3:46 PM / Wednesday October 4, 2023

31 Dec 2015

Spirits of Bardstown (Part One)

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December 31, 2015 Category: Travel Posted by:

ABOVE PHOTO:  Bourbon House exterior (Photos: Renée S. Gordon)

By Renée S. Gordon

Congress designated bourbon America’s only native spirit on May 4, 1954 in homage to its long history in this country that dates from the colonial era. The American Revolution left the country in debt and the Secretary of the Treasury viewed a 1791 tax on spirits distilled in the US as a simple solution. Farmers in Western Pennsylvania protested and by 1794 their protest had grown into the Whiskey Rebellion. Washington dispatched troops to Pittsburg and the first test of federal authority was over. By the time Jefferson repealed the tax in 1802 some of the Pennsylvania farmers had moved to Kentucky adding their distilling expertise to that of approximately 500 pre-existing regional distillers.

In the 1780s, barrels of whiskey were shipped to New Orleans from Bourbon County and stamped with the name of the county. Because it tasted better than other whiskeys, people began to specifically request bourbon and legend has it that that is how it was named. Kentucky bourbon does have a distinctive taste based on the fact that the state’s blue limestone serves as a filter and adds calcium and magnesium, radical temperature changes and extremely fertile soil.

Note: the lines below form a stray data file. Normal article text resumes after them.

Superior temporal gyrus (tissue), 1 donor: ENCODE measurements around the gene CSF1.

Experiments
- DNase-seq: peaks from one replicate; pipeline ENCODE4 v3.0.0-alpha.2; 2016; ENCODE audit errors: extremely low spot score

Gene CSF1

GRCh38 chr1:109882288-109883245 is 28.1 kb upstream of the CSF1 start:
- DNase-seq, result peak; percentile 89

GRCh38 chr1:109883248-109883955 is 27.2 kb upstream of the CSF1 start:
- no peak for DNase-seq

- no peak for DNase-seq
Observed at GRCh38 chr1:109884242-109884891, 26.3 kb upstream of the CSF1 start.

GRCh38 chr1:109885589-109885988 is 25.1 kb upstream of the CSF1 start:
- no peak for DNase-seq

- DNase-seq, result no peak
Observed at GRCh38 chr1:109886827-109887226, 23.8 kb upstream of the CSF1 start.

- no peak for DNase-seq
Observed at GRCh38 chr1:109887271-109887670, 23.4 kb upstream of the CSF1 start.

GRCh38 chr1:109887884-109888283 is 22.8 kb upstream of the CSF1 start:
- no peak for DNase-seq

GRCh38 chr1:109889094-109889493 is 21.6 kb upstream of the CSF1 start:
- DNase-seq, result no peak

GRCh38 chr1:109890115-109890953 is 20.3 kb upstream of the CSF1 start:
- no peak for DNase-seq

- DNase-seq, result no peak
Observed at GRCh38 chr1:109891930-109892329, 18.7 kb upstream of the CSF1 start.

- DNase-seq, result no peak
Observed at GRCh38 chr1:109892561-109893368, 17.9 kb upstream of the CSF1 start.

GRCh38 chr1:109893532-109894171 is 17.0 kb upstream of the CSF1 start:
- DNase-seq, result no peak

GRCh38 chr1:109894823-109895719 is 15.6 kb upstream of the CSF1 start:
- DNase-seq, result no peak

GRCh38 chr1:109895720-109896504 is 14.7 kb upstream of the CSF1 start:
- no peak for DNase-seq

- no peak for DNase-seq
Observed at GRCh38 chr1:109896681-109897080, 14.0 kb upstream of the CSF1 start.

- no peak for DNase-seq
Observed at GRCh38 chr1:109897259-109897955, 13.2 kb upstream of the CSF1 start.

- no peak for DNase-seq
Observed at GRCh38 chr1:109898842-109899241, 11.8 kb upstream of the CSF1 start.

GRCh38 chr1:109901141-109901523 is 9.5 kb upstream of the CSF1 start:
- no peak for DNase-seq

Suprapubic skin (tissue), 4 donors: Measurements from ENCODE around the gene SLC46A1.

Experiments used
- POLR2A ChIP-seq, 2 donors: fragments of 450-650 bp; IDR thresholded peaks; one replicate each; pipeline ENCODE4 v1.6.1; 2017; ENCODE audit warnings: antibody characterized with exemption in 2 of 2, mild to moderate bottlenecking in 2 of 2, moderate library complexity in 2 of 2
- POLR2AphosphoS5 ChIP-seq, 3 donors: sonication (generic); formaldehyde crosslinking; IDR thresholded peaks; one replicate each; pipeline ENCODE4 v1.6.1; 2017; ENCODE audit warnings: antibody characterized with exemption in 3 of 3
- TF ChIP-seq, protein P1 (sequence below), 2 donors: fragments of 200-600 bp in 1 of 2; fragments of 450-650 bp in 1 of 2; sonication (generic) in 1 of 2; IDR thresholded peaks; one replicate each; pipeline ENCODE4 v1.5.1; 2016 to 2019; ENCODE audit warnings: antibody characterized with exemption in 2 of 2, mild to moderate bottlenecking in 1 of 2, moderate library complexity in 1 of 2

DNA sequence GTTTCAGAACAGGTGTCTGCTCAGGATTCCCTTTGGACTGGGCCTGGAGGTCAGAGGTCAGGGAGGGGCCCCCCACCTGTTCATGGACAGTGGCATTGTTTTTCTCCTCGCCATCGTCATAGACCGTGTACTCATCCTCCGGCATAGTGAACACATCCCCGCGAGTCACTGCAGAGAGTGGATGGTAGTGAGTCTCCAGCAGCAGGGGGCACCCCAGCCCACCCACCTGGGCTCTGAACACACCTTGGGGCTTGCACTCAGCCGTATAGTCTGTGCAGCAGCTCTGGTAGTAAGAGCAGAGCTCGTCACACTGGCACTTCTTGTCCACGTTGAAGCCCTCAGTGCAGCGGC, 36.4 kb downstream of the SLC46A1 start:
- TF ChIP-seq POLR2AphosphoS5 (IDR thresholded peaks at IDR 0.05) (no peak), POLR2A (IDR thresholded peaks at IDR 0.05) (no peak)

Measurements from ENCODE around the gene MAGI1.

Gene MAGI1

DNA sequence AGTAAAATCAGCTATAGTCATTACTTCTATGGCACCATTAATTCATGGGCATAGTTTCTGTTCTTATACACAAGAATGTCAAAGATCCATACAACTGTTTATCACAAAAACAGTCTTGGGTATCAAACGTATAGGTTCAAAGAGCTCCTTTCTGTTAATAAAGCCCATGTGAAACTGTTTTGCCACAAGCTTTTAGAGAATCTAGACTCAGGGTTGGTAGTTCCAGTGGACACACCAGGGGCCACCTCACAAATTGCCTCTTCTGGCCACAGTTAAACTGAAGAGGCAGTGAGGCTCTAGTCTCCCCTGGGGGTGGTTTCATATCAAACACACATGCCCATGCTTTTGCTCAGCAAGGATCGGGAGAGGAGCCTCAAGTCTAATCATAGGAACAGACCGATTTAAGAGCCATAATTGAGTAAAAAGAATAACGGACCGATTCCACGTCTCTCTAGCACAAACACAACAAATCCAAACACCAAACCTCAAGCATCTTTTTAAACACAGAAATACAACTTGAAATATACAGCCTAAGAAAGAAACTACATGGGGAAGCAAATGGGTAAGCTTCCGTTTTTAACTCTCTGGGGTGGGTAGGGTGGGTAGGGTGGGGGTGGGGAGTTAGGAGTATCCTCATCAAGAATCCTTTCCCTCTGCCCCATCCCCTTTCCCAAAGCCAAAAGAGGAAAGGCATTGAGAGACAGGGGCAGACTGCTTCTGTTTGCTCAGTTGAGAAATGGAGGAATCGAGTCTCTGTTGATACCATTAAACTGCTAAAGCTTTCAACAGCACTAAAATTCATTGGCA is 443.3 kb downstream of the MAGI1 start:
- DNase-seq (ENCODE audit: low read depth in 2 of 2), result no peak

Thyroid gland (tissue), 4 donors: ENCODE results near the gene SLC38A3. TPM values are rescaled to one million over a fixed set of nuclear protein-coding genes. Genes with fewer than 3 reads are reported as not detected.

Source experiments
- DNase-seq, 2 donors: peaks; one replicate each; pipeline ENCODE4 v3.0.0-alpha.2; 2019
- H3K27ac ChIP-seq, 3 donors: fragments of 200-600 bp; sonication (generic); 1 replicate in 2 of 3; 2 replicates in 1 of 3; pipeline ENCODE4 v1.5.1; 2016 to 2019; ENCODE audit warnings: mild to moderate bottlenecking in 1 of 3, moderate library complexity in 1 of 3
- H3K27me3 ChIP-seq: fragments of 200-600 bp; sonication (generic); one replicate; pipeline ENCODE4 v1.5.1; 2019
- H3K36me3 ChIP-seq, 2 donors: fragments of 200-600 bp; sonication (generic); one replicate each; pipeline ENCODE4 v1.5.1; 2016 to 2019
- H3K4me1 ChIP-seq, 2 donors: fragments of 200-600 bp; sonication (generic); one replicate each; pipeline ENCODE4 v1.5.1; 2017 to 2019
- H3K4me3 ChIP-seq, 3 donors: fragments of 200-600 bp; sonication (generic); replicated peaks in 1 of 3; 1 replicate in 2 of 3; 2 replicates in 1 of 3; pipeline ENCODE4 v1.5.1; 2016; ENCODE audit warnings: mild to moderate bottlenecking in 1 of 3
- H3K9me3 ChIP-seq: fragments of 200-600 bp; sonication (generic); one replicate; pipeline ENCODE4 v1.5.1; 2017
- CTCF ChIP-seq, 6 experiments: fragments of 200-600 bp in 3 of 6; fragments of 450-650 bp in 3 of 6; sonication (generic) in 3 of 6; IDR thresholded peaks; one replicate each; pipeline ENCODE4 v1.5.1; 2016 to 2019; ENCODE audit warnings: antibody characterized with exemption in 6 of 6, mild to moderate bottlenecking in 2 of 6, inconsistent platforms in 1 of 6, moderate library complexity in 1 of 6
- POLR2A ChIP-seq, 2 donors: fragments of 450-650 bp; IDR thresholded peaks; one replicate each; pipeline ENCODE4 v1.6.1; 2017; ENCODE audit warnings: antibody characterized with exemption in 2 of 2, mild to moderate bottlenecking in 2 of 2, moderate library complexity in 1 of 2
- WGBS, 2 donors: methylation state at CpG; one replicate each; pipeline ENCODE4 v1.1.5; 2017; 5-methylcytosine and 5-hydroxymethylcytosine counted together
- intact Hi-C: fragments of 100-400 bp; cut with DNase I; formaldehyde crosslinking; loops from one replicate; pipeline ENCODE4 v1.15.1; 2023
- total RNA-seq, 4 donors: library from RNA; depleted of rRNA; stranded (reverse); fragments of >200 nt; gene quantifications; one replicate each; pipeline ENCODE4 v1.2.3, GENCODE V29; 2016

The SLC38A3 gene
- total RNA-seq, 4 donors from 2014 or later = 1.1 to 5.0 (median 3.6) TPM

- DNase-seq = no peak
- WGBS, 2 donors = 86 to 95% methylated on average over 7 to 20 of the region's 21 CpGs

Kentucky produces 95 percent of the world’s bourbon, with 33 percent being produced in Louisville. Bourbon, by law, must be made in the United States, can have no additives except water, must be 51 percent corn and must be aged in new charred oak barrels for a minimum of two years. Bourbon is the foundation of a $3-billion industry.

Bardstown, Kentucky, was chartered in 1790, is the state’s second oldest city and was named after early settlers David and William Bard. There are more than 175 buildings on the National Register of Historic Places located in the historic district and this tiny gem is one of the “100 Best Small Towns in America” and is listed in “A Thousand Places to See Before You Die.” Bardstown is the epicenter of Kentucky’s spirits and we’ll begin with the city’s most famous spirit trail.

The suggested length of time to complete the 81-mile Kentucky Bourbon Trail is three to four days. There are more than 20 functioning distilleries and nine are featured on the trail with nine more distilleries listed on the Kentucky Bourbon Craft Tour. Bardstown is at the heart of the trail and provides an ideal location from which to visit any and all of the distilleries. Additionally it is the home of several attractions that enhance visitor’s understanding of the region and bourbon history.

Combination lock bottle

Combination lock bottle

Each distillery on the trail relates not only their personal story but also highlights certain aspects of the industry making each tour and tasting totally unique.

Bourbon Heritage Center @ Heaven Hill Distillers, Inc. is located in Bardstown and is the largest, independent, family owned distillery in the nation. The Bourbon Heritage Center offers award-winning tours at a fee and can be booked online.

Jacob Bohm moved to Kentucky in 1787 and changed the family name to Beam. In 1795 he sold his first barrel of bourbon and 220-years later Jim Beam is the World’s #1 selling bourbon. The Jim Beam American Stillhouse, a replica of a 1930s stillhouse, invites visitors to a new and interactive tour that includes a decanter museum and cooperage demonstration.

Maker’s Mark, a National Historic Landmark (NHL), offers a 90-minute tour at no cost. They have been distilling since 1800 but their trademark red wax seal was added in 1958. The on-site Quart House was one of the first liquor stores in the country.